RonPaulForums.com is just the sort of earnest samizdat that people joke about when they remember to joke about Ron Paul. It was founded during Paul’s 2008 campaign, and the look and topics have barely changed. There are nearly 25,000 active threads about “economics and sound money.” Nestled at the bottom of the page are ads for the Ron Paul Milk Chocolate Standard (“the Ron Paul chocolate bar is here!”) and Ammo.net, which promises an “automatic donation” to Paul for every bullet you buy.
Laugh too hard and you’ll miss the posts about how Ron Paul is actually winning. On April 30, a Louisiana Paulian named “Darguth” penned 1,826 words (not counting emoticons) about how, over the weekend, the movement took four of the state’s six district conventions. Darguth explained how he’d tutored himself in Louisiana’s Byzantine delegate-selection Hunger Games—a primary, followed by caucuses, followed by a convention—and how he “diligently made calls” to keep fellow Paulians engaged.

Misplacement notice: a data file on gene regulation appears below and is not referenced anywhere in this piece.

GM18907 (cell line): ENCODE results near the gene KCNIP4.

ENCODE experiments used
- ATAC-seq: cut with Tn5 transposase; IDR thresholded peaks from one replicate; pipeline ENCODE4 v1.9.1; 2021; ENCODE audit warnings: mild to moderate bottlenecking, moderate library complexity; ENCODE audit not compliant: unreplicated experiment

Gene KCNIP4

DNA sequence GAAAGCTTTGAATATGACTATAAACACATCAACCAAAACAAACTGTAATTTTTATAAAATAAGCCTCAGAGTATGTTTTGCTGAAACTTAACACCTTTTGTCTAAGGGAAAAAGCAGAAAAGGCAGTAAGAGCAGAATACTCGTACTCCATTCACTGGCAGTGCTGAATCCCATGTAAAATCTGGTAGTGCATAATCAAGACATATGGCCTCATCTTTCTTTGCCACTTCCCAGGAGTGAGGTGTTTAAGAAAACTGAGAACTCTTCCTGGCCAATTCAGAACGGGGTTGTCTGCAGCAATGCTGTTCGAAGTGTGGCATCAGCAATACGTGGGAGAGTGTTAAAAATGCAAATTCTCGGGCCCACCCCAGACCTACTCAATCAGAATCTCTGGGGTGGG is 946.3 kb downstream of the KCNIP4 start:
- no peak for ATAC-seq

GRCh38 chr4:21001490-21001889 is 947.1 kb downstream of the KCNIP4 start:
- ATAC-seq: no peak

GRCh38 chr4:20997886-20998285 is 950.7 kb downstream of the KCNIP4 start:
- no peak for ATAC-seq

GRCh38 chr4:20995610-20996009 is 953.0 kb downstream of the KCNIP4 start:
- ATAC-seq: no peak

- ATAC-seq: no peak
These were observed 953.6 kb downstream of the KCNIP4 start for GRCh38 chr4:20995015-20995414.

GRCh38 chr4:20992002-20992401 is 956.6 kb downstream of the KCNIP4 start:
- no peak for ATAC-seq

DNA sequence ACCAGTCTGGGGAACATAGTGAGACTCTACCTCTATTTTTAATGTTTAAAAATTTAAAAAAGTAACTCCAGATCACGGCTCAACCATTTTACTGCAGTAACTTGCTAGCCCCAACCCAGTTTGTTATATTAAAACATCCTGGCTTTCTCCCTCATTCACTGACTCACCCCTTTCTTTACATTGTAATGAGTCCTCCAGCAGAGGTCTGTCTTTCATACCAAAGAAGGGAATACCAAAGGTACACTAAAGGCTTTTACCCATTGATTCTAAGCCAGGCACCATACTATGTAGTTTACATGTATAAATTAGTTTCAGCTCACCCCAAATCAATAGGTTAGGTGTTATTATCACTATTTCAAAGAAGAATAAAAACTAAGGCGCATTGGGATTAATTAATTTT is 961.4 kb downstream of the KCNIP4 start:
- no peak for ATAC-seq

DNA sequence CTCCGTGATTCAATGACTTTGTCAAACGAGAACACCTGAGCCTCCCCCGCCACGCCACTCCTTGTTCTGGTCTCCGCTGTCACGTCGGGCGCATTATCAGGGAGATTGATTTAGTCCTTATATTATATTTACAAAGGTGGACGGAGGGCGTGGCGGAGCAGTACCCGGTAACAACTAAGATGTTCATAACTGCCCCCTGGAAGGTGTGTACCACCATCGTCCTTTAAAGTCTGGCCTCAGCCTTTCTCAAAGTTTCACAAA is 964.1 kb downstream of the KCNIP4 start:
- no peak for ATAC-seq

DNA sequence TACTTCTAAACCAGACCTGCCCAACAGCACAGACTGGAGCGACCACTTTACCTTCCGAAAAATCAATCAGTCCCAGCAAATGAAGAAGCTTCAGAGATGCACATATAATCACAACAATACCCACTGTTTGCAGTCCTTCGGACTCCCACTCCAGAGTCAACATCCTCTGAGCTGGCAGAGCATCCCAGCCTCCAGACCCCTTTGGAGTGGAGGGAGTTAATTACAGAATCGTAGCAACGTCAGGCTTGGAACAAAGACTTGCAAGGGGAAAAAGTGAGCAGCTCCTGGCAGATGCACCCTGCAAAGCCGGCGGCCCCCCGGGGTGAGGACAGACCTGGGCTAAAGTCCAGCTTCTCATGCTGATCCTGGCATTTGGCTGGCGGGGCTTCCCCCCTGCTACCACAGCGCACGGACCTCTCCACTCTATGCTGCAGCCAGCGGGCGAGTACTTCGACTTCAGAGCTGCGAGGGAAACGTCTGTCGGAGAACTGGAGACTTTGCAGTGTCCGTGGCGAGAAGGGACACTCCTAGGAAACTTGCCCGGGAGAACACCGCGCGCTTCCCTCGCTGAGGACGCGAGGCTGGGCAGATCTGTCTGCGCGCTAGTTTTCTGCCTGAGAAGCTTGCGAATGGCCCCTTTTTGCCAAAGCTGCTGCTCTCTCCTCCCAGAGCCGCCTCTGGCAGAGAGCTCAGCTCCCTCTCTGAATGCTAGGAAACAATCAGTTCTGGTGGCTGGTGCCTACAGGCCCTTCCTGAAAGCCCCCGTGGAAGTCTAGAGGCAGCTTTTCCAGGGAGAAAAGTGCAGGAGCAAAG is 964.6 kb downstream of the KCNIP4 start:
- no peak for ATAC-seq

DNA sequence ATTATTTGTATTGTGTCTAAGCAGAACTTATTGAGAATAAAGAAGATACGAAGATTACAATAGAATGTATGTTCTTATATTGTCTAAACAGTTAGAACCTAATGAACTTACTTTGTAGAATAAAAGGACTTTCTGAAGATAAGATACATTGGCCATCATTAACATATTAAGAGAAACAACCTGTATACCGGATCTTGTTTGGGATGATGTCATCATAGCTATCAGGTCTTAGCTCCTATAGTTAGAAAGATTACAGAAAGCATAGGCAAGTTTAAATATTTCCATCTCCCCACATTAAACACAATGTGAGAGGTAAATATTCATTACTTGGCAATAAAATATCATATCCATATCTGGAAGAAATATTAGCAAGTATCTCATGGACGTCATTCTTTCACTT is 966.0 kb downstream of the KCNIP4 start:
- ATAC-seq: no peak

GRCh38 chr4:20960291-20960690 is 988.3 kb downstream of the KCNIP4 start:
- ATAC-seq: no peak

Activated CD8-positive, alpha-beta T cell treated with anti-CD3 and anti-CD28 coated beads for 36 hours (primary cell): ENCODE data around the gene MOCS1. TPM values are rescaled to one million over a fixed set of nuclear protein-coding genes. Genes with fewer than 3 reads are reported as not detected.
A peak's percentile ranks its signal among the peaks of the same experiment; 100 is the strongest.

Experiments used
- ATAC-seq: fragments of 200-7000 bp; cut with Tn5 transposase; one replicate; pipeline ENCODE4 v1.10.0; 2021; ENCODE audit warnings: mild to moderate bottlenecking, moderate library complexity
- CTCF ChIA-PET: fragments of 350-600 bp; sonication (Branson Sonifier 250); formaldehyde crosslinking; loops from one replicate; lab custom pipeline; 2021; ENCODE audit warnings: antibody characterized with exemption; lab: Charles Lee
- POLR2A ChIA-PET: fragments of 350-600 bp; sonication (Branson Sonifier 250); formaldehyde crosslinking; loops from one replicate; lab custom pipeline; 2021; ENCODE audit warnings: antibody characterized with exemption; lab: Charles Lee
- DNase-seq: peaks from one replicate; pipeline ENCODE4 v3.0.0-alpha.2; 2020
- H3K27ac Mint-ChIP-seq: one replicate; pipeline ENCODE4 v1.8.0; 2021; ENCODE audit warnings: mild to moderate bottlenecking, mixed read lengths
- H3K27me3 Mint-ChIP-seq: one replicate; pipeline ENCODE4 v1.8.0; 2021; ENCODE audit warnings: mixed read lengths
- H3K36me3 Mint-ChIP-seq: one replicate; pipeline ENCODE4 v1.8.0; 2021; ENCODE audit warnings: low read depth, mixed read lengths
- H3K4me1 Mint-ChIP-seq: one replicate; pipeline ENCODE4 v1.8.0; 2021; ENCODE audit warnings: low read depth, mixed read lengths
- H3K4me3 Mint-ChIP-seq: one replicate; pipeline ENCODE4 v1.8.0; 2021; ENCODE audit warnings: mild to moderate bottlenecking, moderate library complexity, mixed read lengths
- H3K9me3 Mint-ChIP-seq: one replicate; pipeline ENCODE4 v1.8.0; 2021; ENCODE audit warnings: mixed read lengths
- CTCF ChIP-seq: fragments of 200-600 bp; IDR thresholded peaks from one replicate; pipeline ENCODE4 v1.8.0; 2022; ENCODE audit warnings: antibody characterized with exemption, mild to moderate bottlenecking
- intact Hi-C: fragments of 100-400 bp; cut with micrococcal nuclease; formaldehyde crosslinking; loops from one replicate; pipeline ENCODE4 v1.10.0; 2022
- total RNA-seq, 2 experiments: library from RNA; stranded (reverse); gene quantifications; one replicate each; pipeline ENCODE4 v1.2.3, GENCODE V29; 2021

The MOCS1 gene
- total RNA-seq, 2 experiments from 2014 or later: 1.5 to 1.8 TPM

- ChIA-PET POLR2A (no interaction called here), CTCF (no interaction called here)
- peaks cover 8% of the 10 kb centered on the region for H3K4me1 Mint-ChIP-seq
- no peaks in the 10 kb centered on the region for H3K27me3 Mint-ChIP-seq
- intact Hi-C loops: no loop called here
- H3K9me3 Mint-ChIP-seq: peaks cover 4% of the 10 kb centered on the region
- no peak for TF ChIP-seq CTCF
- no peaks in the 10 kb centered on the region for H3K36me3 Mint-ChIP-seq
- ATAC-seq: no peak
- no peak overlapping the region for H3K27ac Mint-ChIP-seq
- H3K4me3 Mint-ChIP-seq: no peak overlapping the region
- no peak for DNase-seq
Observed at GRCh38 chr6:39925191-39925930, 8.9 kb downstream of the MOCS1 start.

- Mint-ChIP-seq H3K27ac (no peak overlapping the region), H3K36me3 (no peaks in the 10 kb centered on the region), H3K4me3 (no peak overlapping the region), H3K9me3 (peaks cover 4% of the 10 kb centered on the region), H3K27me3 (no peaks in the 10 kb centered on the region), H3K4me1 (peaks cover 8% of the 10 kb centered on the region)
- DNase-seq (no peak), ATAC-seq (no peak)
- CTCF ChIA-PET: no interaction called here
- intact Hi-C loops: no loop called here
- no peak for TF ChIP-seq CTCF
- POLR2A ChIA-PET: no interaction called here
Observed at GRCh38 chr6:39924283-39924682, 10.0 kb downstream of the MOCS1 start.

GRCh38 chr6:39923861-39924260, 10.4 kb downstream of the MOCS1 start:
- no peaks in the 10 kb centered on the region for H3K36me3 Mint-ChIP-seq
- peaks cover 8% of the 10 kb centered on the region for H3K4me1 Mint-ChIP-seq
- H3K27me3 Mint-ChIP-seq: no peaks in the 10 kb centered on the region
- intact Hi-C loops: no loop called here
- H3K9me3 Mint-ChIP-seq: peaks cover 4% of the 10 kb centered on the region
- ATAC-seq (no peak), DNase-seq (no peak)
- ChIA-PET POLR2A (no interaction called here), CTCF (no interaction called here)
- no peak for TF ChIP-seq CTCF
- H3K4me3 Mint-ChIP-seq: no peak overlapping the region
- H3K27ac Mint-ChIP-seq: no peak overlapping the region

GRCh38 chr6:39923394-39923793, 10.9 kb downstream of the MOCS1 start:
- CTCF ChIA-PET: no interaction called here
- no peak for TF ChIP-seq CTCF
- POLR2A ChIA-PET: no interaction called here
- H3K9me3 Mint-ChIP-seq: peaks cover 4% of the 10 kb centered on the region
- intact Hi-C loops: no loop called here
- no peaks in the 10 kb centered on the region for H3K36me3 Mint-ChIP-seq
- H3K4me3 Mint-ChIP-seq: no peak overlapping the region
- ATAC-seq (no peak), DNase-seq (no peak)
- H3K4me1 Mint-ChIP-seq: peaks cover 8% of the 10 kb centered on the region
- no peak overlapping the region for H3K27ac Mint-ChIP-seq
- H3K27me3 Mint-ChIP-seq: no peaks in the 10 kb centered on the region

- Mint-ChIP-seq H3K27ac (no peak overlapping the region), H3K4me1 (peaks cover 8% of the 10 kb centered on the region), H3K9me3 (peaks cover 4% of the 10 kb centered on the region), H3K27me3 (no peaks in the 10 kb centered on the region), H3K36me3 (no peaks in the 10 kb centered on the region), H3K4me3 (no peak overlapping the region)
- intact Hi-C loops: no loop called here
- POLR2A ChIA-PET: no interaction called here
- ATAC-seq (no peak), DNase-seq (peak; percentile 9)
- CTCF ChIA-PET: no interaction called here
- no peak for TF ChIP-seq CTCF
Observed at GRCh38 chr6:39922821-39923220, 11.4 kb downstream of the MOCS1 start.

“We set about doing exit polling at the primary,” Darguth wrote, “and we identified Ron Paul voters who we could contact afterwards (to avoid any illegal electioneering at the primary site on election day) to give them details on the caucus.” Later, he was spending “probably at least 5-6 hours a day” crunching data to put together a Paul faction at his caucus. On the fateful day, as the votes were counted, “our pile grew so much you could visibly see we’d won.”
What was actually achieved by Darguth and his fellowship? Not much, not yet. The final Louisiana delegate selections will happen at a June convention. What was proved? Activist-for-activist, Paul’s people make the Republican Party look like pikers. And there will be some consequence—we’re not sure what yet—when the Paul diehards inevitably lose.
The Paul campaign’s “delegate strategy” is no secret. In January, as they stared down a month of popular-vote losses, the campaign talked of its 10 state campaigns, some in places that would not start caucusing until March. “We’re a delegate-focused campaign,” said campaign spokesman Jesse Benton on January 10, explaining why a second-place finish in New Hampshire would be perfectly all right.